Movement is crucial when it comes to your workday as well. There are little ways to get up and move. Don’t forget: every step counts. If you have to use the restroom, walk to the farthest one. If you have a one-on-one, suggest a walking meeting. Take the stairs, walk to a coworker’s desk to ask him or her a question instead of using the messaging system, or even suggest a department-wide step challenge, which would create healthy competition to help facilitate better habits.
Helpful tips to implement healthy habits into your workday:
- See if getting a standing desk is a possibility. While there isn’t a huge jump in calories burned compared to sitting, it does have advantages, such as helping with back pain and blood sugar levels. If nothing else, you at least feel like you’re doing something good for your health.
- Walk (or even get in a full workout) on your lunch break. In fact, make sure you take a lunch break. Skipping your break could result in burnout and decrease your productivity levels. There’s nothing like a relaxing half hour or hour away from your desk to help give you a different perspective on a project or task when you return.
- Start doing desk exercises. Sure, your colleagues may look at you funny, but it will be worth it when you feel less sore! Thigh stretches, wall push-ups, neck rolls, seated leg raises, and the like can help relieve tension that you may experience from sitting for too long.
Hitting the gym is probably the last thing you feel like doing when five o’clock rolls around. Even though you may not be doing a ton of physical activity during the day, the mental exertion that a typical workday requires can be exhausting enough on its own. If you haven’t worked out in the morning, it’s important to try to do some exercises in the evening. One of the best ways to ensure you stay physically fit? Taking up something you enjoy doing regularly that doesn’t feel like a workout. Trying different types of classes or workout routines will help you arrive at one that feels like a good fit.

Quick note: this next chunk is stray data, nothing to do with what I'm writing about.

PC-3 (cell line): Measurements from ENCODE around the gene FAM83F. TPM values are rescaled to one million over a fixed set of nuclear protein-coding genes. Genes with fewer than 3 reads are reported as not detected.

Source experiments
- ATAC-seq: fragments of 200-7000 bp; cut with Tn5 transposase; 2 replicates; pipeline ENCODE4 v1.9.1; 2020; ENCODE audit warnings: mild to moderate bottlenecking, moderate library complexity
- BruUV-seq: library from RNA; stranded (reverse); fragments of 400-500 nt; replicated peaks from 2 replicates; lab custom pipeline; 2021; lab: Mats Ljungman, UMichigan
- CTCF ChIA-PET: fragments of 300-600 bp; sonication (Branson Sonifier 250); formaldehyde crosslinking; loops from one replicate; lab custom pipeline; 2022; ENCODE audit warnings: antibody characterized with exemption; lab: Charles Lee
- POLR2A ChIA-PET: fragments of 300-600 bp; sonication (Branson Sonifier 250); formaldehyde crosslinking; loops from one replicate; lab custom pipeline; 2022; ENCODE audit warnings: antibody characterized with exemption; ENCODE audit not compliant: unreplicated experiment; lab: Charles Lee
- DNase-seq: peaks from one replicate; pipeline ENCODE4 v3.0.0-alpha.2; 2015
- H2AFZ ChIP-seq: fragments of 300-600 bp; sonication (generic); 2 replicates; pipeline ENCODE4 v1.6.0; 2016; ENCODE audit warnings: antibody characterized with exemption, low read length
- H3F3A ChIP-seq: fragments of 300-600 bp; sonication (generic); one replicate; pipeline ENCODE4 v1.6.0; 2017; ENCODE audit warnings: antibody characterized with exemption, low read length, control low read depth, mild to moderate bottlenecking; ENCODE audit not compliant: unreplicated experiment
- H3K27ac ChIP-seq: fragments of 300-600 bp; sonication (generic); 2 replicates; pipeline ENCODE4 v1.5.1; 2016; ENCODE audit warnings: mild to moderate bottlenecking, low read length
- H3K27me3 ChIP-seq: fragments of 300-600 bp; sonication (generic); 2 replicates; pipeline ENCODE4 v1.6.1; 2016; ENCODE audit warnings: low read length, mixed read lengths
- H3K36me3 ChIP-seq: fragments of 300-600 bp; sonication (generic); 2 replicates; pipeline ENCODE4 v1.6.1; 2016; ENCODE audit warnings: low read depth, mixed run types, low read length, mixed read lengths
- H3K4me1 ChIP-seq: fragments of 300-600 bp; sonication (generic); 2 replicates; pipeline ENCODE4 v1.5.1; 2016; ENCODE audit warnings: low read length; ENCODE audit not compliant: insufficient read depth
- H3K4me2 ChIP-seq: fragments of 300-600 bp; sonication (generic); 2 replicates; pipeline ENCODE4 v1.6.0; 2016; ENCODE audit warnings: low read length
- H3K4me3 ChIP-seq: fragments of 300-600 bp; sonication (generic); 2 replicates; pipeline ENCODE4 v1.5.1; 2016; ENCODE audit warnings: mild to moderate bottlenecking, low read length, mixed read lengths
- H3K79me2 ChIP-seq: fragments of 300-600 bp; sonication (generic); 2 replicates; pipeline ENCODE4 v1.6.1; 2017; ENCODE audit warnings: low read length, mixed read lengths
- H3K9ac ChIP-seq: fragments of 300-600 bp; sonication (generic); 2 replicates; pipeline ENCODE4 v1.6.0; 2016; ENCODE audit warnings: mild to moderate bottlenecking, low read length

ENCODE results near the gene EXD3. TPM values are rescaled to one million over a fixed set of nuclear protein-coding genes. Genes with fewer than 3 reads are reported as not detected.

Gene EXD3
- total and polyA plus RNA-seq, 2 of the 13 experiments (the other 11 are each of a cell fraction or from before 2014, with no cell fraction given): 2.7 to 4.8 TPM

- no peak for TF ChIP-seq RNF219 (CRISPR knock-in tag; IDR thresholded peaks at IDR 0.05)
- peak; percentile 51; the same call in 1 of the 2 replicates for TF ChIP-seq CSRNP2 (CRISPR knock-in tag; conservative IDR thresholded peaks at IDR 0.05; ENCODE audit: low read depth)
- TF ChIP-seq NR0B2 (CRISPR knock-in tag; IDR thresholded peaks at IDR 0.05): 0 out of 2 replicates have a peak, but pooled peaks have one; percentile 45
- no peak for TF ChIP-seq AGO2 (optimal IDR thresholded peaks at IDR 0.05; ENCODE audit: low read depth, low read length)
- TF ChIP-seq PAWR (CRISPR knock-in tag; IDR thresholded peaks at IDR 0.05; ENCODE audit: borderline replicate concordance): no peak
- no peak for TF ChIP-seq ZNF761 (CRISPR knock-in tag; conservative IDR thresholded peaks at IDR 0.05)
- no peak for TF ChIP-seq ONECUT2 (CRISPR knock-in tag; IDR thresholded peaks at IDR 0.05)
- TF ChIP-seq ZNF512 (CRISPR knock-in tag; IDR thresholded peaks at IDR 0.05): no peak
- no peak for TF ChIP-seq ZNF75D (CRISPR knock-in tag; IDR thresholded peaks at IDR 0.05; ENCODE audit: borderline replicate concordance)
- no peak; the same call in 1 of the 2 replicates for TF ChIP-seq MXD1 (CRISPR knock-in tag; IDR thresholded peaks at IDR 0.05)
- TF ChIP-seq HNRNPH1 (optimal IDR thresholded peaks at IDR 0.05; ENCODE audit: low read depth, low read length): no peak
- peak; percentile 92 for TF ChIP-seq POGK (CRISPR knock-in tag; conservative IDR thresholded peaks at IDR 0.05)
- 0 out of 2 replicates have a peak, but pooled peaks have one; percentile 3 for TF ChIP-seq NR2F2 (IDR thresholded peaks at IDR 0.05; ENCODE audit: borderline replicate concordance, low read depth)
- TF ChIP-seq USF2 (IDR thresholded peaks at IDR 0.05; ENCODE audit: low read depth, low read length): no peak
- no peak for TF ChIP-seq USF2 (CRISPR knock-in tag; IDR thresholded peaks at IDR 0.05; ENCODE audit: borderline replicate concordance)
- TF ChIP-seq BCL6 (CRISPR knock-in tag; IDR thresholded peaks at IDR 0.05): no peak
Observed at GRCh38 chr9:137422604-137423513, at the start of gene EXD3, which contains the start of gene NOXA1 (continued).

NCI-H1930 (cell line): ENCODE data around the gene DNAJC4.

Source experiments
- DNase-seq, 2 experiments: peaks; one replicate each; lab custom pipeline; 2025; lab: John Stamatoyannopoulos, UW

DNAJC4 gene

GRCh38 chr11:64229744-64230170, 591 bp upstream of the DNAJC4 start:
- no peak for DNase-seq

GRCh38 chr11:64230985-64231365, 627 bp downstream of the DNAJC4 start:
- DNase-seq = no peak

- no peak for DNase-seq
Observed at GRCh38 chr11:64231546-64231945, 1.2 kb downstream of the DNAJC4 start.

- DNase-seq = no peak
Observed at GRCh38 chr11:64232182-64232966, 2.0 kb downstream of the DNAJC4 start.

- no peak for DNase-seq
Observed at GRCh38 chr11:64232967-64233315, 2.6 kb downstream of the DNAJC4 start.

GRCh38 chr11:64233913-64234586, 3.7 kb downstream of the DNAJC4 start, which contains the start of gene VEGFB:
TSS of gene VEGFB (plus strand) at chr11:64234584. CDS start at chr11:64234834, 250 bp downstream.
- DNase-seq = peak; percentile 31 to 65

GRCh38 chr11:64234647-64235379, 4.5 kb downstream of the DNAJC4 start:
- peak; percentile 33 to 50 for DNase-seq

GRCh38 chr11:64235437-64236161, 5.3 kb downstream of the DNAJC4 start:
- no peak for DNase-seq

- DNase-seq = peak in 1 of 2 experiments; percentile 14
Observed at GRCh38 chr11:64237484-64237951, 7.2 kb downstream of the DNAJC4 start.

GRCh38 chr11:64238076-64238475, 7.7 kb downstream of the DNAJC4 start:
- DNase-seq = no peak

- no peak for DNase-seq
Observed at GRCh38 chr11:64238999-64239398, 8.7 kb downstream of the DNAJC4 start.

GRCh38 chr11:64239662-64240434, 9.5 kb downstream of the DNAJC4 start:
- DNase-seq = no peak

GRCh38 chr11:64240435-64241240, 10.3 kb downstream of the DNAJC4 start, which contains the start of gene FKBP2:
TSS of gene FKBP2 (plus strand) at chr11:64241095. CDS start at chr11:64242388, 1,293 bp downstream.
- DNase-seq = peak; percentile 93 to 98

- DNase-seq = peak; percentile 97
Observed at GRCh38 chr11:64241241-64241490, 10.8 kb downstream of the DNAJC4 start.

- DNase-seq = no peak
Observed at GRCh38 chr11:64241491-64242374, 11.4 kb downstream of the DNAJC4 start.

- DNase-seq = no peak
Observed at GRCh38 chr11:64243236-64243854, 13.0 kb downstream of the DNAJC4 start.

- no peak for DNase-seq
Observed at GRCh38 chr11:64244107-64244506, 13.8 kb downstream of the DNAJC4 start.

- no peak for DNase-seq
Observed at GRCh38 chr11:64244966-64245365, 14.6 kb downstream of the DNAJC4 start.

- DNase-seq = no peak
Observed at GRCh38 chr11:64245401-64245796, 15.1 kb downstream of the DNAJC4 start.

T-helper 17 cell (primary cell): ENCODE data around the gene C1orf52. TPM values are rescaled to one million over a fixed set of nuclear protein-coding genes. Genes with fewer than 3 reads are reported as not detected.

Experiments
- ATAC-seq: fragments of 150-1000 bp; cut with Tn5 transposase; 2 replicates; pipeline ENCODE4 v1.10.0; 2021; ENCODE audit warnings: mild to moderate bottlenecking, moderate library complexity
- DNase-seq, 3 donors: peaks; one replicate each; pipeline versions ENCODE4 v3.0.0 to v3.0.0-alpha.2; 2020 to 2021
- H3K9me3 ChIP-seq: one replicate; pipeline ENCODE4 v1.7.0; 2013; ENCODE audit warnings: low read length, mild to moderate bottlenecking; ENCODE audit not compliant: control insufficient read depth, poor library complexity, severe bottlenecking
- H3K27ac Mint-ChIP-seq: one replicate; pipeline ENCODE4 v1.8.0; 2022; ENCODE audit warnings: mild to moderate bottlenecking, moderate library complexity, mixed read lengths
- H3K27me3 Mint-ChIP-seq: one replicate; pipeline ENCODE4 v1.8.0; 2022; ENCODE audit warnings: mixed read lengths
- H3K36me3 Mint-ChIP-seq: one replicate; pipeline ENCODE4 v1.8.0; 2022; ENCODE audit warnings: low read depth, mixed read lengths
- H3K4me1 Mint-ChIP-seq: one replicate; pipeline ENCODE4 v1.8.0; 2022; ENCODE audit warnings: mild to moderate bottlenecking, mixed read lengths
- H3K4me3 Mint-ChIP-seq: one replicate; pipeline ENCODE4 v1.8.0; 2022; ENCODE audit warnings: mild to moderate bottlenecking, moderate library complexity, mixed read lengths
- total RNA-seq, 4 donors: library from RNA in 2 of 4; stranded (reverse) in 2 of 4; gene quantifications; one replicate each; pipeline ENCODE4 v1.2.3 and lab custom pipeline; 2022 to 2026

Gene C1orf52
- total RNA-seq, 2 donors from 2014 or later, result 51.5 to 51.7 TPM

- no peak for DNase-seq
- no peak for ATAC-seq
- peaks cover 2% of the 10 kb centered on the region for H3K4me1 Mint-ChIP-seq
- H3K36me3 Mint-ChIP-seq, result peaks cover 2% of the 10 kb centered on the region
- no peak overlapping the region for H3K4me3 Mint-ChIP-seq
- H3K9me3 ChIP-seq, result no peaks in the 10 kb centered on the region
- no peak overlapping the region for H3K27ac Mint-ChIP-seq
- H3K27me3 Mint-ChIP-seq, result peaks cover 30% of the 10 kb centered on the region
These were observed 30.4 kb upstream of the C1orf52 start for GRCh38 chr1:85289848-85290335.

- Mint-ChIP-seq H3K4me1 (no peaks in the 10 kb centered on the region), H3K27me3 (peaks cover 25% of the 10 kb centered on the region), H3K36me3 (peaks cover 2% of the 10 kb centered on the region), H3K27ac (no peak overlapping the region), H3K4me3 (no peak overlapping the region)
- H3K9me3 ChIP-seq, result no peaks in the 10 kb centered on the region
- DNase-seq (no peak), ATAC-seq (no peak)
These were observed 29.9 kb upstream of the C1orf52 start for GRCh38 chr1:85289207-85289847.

After you’ve gotten a good workout in and have eaten dinner, you may be tempted to binge-watch a show until you feel sleepy or get some more work done for the next day. You may want to consider crafting a healthier nighttime routine for yourself instead, which can help you unwind and reflect. Taking time for yourself doesn’t always come easily (enter: feelings of guilt), but making the effort to clear your mind—whether this means doing something creative, unplugging from technology, or practicing a self-care ritual—can greatly improve your mental health.
Helpful tips for being your best self after hours:
• Pack your gym bag before work. Even if you don’t feel like working out when you first wake up, prepare for later, when you may feel a jolt of motivation.
• Recruit the help of a friend. Having someone who will help hold you accountable (and vice versa) will ensure that you stay active, even on days when you don’t want to.
• Avoid going home right away if you’re planning to work out. If you do, you’ll be a lot more likely to just stay home.
• Try preparing your dinners at the beginning of the week. This way, you know exactly what you’re eating and how much.
• Write down at least three things you’re grateful for before bed. Research shows that gratitude can actually help you get a better night’s sleep.
Spending most of your day in an office doesn’t have to mean forgoing a healthy lifestyle. It simply means you have to try a little harder to make better choices for your well-being.
For more info, visit heart.org/en/professional/workplace-health